The investing world lost a titan this week with the death of Charlie Munger at age 99. As vice chairman of Berkshire Hathaway and close confidante of Warren Buffett for over 60 years, Munger played an integral role expanding Berkshire into the mammoth conglomerate it is today, valued over $700 billion. But beyond his partnership with Buffett, Munger made lasting impacts as a business leader, architect, philanthropist and teacher.
Born in Omaha, Nebraska in 1924, Munger served in World War II before earning his law degree from Harvard and embarking on dual careers in law and business. He founded the California-based investment firm Wheeler, Munger & Company which focused on real estate and traded stocks. By the 1970s, Munger had amassed ample wealth to retire early and pursue other passions.
Fatefully, a shared investing philosophy brought Munger together with Buffett years prior, though the two operated their own separate enterprises. When Buffett took control of struggling textile manufacturer Berkshire Hathaway in the 1960s, he tapped Munger to help redirect the company towards the insurance and investment vehicles that became its core business.
With Buffett as Chairman and CEO and Munger as Vice Chairman, the duo refined their strategy of identifying “wonderful companies at fair prices” and letting their investments compound over long periods. Their disciplined approach to capital allocation, thorough due diligence and patience in holding winners drove Berkshire’s stock price from around $300 per share when Munger joined to over $400,000 per share five decades later.
Beyond remarkable returns, Munger spearheaded Berkshire’s evolution from a holding company into the massive conglomerate it has become, owning outright brands like GEICO, Duracell and Dairy Queen and holding large stakes in public companies like Coca-Cola and Apple. Munger encouraged Buffett to open Berkshire’s wallet for large acquisitions when an attractive deal surfaced.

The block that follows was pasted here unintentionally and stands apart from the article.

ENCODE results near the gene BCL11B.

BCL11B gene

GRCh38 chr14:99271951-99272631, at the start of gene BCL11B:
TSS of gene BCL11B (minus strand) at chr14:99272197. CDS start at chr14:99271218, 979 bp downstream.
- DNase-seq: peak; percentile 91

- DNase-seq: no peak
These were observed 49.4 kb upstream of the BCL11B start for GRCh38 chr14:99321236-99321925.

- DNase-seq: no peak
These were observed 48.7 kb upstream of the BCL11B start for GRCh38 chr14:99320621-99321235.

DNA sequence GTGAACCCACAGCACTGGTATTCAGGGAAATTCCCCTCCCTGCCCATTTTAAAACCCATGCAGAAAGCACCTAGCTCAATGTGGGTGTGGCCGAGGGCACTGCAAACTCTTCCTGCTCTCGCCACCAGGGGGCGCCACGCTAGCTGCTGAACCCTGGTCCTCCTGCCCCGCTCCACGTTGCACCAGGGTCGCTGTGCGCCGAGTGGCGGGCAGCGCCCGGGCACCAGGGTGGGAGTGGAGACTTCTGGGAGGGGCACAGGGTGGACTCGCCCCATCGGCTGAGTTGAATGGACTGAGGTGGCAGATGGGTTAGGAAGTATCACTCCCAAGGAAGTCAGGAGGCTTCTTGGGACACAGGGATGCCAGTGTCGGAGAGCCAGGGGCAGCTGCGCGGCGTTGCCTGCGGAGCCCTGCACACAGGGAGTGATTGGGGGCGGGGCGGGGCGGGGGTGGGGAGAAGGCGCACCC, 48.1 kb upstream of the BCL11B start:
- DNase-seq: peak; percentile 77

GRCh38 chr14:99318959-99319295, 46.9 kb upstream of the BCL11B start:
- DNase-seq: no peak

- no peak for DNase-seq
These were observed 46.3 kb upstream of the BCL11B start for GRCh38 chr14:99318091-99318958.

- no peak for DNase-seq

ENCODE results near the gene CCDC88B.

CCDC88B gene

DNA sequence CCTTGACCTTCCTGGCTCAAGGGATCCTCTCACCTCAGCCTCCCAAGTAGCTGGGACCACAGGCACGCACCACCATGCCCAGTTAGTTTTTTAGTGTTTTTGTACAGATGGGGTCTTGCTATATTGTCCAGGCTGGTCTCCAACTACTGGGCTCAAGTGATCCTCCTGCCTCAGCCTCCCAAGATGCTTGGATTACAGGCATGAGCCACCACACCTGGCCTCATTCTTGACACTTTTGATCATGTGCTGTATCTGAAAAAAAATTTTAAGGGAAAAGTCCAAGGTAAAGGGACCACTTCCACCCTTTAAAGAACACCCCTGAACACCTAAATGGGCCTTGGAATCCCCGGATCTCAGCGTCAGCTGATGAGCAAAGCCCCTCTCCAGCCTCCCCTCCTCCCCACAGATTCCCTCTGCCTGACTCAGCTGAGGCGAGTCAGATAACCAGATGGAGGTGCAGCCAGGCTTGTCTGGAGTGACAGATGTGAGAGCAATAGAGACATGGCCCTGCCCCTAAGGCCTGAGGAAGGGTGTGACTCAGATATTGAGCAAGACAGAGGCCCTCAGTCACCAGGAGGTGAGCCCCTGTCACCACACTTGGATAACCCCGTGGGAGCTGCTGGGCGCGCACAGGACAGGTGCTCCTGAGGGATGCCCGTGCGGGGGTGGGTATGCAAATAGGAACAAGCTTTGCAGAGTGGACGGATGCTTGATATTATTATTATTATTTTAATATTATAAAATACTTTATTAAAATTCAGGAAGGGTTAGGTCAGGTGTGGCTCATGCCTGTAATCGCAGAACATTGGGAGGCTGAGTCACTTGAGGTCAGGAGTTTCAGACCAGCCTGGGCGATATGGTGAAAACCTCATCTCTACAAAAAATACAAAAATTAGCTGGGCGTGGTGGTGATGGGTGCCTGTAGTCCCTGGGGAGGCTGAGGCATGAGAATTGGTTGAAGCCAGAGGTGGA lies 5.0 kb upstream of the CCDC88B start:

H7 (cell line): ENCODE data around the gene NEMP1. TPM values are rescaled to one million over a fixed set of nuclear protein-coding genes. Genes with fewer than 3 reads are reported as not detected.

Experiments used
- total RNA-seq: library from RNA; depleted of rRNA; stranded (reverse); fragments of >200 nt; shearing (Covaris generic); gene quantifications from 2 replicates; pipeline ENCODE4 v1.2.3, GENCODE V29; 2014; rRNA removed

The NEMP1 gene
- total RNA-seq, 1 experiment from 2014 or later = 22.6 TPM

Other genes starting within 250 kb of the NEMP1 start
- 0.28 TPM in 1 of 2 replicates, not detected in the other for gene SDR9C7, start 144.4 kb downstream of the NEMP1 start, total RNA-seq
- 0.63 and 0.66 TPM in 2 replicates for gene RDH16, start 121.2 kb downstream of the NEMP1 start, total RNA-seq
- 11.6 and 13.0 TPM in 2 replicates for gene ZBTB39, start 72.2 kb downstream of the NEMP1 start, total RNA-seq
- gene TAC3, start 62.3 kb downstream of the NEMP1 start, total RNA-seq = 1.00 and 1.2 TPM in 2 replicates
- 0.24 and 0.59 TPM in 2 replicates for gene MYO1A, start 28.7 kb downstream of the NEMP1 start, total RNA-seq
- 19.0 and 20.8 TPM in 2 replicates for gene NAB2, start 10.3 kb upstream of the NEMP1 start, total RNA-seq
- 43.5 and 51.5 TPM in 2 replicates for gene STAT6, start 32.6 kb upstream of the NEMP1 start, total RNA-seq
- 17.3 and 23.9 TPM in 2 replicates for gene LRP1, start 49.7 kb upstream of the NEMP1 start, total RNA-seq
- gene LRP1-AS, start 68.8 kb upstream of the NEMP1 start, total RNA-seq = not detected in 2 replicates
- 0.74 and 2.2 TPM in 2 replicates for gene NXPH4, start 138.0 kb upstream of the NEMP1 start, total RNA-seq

Investing principles etched in stone
While Buffett attracted fame as the public face of Berkshire Hathaway, insiders knew Munger as an equal investing and decision-making force. The Berkshire Vice Chairman preached avoiding unnecessary complexity and instead focusing on business sustainability and management integrity.
“All intelligent investing is value investing – acquiring more than you are paying for,” Munger once said succinctly. He codified principles of patience, discipline and thoroughness that became central tenets of value investing doctrine studied by generations of students and money managers alike.
Munger himself authored multiple books and papers studied religiously in business schools and investment programs. Generations of proteges like Mohnish Pabrai and Guy Spier view Munger as a personal mentor despite limited direct interactions, such was the influence of his published wit and wisdom.
Architect, donor, teacher
Beyond the investing arena, Munger left his mark on educational institutions and fields as diverse as architecture and medicine. Though lacking formal credentials, the businessman designed multiple buildings on college campuses, forging his vision upon schools like Stanford and the University of Michigan through large-scale donations.
Even in his late 90s, Munger energetically dispensed advice as he engaged audiences at Berkshire’s famous shareholder meetings with his trademark wit. He urged individuals to expand their multidisciplinary knowledge and maintain ethical decision-making standards throughout their careers.
In interviews, Munger revealed how his own perseverance powered through major adversity, from the death of his young son to blindness in one eye. While Munger formally steps away from the investing stage he commanded alongside Warren Buffett for nearly sixty years, his insights and values will continue molding new generations of business leaders for decades to come. The legacy left behind ensures Charlie Munger’s status as an investing icon remains etched in stone.